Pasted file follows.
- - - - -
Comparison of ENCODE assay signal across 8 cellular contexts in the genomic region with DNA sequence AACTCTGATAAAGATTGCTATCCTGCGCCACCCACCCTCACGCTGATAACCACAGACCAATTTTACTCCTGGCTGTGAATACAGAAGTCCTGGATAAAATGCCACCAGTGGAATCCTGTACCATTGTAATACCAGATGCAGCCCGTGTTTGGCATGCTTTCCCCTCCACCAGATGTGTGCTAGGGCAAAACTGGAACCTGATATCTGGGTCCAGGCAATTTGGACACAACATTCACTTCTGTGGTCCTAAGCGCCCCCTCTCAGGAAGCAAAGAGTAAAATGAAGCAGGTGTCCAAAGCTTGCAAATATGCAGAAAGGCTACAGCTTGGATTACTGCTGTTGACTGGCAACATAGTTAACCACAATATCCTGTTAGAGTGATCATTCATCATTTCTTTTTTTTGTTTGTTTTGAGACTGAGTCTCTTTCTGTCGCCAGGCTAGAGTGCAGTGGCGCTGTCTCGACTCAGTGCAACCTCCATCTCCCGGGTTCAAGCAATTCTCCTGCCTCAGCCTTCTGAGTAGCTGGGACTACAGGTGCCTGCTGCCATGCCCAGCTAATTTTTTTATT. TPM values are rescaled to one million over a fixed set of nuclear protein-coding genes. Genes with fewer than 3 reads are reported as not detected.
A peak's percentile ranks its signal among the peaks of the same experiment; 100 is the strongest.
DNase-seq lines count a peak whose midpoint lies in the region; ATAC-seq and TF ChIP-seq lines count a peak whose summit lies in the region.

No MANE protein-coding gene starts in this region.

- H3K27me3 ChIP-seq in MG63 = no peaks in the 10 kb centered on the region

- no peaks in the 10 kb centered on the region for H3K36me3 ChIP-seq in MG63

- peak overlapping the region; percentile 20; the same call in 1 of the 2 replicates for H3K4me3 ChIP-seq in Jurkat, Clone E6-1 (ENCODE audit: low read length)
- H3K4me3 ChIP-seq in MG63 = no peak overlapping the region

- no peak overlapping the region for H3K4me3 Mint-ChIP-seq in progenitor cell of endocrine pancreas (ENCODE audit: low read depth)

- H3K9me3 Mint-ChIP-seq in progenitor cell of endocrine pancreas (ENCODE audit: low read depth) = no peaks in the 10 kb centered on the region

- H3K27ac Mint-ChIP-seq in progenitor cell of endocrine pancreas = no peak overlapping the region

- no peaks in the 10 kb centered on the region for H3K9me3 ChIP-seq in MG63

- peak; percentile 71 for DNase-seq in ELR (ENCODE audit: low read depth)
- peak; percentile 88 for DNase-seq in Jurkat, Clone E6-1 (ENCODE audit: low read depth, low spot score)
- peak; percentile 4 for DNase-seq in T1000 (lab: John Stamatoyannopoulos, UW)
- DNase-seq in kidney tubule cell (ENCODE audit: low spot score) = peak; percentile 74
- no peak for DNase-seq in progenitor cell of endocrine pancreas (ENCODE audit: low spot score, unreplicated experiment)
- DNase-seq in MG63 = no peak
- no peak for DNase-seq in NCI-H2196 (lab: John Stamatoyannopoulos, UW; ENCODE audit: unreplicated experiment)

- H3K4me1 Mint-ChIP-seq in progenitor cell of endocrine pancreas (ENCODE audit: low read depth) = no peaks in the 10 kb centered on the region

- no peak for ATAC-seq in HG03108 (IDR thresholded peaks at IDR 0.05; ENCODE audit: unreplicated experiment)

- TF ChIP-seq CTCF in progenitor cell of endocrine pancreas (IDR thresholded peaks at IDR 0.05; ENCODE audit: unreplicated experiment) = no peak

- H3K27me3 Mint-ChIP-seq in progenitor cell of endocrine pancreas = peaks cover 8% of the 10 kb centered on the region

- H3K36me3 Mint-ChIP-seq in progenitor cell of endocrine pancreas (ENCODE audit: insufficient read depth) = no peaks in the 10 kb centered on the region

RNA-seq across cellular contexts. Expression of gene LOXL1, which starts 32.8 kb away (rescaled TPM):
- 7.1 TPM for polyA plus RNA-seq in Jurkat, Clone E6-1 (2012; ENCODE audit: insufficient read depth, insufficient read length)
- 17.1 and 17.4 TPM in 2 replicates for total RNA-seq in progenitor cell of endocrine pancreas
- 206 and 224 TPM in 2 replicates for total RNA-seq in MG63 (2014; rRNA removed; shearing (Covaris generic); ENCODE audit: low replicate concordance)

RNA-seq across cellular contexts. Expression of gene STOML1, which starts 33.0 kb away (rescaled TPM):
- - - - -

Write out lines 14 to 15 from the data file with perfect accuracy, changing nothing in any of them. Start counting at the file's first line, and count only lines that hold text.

- peak; percentile 88 for DNase-seq in Jurkat, Clone E6-1 (ENCODE audit: low read depth, low spot score)
- peak; percentile 4 for DNase-seq in T1000 (lab: John Stamatoyannopoulos, UW)